Richard H. Trame, S.J., Ph.D.
Loyola Marymount University
When one contrasts the most recent copyright protection afforded composers today with the flimsy provisions of American copyright law in 1879 permitting almost unlimited piracy of a published musical work like Gilbert and Sullivan's H.M.S. Pinafore for productions on American stages, one thinks of a paraphrase on that recurrent ad for a certain cigarette: "We've come a long way, baby!'
Richard D'Oyly Carte, William S. Gilbert and Arthur Seymour Sullivan had formed themselves into an equal partnership for financial profit. They were exceedingly loath both for financial and artistic reasons to see pirated productions of H.M.S. Pinafore, barely six months after its initial London premier, · enriching the pockets of American entrepreneurs. Such piracy was possible because in law once a score, even a vocal score, had been published, impresarios could legally produce the work unabashedly providing their own orchestrations. These orchestrations might skillfully or otherwise approximate Sullivan's original score. It was a relatively simple procedure for an orchestrator to elaborate this from the vocal score or relying on his memory at an authentic performance to create a reasonable approximation of the original. The American impresarios cared little for authenticity as long as box office results proved attractive. Gilbert and Sullivan received absolutely no royalties from such productions.
Richard D'Oyly Carte in 1878 decided to present Pinafore authentically in New York and other American cities. For this production Gilbert with his consummate expertise would be stage manager and director. Sullivan would conduct, lending a most impressive stamp of genuinity to their enterprise replete with British leads.
Carte likewise planned to launch a new operetta by Gilbert and Sullivan, hoping with the available protection of American copyright law to forestall future piratical forays. To this end, the three progenitors worked in utmost secrecy to produce The Pirates of Penzance, or the Slave of Duty, to give its full title. Not only would they train a company for the New York production, but three or four other companies almost simultaneously for staging the operetta immediately in other American cities.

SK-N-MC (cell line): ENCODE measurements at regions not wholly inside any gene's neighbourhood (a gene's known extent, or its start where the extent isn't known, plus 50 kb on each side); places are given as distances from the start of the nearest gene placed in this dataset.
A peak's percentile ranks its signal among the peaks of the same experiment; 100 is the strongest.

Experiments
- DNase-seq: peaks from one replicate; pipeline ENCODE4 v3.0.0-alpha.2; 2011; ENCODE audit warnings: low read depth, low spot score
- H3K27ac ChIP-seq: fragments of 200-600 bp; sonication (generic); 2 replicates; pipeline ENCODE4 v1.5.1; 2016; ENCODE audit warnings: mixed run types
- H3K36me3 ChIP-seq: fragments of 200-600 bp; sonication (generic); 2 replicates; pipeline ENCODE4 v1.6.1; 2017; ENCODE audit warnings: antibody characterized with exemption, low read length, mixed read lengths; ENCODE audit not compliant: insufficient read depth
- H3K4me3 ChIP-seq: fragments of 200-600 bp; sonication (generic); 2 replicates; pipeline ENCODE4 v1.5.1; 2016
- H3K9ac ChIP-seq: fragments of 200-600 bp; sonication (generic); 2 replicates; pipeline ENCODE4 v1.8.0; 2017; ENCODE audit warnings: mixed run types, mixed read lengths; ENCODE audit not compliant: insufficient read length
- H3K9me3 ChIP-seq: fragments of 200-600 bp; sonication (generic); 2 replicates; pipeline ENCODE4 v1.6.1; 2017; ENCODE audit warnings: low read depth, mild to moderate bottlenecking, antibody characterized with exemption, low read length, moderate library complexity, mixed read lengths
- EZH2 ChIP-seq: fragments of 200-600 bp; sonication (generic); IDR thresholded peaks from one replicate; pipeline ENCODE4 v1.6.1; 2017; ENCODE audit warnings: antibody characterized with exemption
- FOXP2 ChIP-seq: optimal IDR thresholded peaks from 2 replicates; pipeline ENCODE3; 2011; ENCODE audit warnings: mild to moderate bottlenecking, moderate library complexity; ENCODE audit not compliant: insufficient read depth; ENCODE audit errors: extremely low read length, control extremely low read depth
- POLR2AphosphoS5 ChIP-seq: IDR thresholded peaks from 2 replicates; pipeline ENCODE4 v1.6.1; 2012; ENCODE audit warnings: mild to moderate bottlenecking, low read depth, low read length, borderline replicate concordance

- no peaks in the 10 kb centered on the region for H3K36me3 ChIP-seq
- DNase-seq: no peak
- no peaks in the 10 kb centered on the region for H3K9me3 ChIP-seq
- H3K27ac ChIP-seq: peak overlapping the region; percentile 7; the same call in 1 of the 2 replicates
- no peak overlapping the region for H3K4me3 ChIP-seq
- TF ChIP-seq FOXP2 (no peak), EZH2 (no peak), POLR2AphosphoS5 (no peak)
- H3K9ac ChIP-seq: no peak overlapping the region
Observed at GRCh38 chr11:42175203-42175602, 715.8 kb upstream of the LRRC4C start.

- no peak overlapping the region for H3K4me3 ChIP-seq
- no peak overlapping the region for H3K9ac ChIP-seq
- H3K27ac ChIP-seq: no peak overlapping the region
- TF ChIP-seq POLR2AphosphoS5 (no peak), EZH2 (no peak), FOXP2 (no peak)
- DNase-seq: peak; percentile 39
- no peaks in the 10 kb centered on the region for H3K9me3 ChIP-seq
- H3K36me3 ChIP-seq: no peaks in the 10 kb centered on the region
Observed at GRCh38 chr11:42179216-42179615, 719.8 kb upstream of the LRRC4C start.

Carte arrived in New York in July, 1879 to prepare the ground work. Gilbert and Sullivan with important members of the company landed on November 5. Amid a social and concert whirl the two partners worked feverishly, first to prepare Pinafore for its opening performance on December 1, 1879.
After this initial authentic presentation the pace did not slacken. While in New York, Sullivan commenced his diary to which he would faithfully contribute until the near approach of death in November, 1900. This diary reveals Sullivan spending long periods into the wee hours of the morning composing The Pirates, much to the detriment of his health. He had, indeed, commenced sketching the work in England and had completed these for Act I. But in his rushed preparations to sail for America he had left these sketches behind in his London flat. Nothing would do but to rely on his memory. ''It is a great nuisance," he wrote his mother, "as I have to rewrite it all now, and can't recollect every number I did."
He spent all of Christmas Day, 1879, furiously composing. No doubt the irony of the subtitle "or the Slave of Duty'' came home to him, but it was done. While Sullivan composed, however, rehearsals for The Pirates had commenced on December 15. The premier took place at the Fifth Avenue Theater before a ''house crammed with the elite of New York" on New Year's Eve, 1879.